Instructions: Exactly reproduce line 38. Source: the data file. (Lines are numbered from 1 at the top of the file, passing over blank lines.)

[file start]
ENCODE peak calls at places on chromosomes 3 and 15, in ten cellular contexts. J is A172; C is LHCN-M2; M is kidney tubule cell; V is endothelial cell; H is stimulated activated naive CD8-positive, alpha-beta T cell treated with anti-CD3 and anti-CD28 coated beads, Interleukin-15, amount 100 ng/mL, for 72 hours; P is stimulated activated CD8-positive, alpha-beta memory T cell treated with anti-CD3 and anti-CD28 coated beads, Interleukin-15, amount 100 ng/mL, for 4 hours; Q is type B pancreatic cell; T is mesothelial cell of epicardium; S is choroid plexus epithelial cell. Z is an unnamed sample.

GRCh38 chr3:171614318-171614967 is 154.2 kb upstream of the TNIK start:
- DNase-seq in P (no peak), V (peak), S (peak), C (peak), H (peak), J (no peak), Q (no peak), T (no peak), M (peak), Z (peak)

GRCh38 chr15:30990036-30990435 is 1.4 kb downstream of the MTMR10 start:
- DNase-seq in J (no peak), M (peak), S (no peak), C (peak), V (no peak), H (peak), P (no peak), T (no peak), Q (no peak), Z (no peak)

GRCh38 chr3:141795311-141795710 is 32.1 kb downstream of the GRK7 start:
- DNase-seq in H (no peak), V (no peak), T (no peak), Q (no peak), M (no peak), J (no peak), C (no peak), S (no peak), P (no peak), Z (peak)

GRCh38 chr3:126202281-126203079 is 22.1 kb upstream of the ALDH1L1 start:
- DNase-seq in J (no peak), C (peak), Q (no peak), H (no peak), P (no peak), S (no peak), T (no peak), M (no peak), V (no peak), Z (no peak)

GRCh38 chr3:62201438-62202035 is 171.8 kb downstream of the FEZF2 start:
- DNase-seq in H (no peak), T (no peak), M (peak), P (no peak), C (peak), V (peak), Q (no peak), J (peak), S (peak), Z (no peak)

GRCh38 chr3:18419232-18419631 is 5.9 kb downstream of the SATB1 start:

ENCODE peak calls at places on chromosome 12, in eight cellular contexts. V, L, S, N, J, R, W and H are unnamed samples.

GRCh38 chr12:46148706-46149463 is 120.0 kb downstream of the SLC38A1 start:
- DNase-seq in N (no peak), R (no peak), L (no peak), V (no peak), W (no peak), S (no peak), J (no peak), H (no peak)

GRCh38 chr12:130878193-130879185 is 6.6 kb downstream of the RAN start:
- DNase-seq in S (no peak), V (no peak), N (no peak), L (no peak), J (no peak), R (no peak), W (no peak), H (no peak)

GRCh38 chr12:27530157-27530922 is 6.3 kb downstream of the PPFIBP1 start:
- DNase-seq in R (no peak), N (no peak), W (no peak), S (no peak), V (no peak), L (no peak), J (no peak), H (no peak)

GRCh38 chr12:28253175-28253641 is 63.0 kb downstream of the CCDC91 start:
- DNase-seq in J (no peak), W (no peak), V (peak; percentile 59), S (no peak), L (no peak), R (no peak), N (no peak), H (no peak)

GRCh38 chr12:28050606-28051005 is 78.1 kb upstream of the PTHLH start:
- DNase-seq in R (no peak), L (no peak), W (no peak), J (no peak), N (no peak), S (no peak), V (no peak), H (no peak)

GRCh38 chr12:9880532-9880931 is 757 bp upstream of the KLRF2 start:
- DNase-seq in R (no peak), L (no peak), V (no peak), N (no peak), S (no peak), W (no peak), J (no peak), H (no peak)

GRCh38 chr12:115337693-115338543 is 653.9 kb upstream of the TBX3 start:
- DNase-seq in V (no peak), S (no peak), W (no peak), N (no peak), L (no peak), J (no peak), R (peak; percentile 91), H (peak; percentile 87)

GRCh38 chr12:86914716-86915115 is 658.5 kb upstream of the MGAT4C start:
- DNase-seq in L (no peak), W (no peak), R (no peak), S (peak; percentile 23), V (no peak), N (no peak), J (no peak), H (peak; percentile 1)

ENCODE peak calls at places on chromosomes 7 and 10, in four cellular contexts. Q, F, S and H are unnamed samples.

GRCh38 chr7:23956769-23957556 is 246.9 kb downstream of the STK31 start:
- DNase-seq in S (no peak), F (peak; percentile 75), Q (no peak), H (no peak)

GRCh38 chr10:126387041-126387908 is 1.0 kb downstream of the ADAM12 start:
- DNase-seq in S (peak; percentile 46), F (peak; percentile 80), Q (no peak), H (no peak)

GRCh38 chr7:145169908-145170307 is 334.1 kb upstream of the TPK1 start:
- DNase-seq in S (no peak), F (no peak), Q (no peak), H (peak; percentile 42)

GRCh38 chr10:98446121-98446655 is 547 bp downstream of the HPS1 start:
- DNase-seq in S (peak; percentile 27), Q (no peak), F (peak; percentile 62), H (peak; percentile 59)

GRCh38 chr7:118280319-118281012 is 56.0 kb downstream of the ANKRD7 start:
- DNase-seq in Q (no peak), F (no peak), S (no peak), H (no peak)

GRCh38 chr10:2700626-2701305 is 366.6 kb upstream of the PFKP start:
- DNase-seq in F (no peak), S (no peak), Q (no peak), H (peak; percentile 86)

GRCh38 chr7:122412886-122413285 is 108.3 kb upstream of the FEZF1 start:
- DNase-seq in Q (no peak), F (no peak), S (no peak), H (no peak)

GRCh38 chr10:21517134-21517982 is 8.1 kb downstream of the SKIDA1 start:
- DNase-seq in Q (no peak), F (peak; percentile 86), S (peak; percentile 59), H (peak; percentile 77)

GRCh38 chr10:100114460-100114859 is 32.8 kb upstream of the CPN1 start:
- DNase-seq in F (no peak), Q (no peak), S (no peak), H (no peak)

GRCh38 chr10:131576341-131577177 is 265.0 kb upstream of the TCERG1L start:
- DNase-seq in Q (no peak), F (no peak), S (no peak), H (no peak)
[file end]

- DNase-seq in S (peak; percentile 27), Q (no peak), F (peak; percentile 62), H (peak; percentile 59)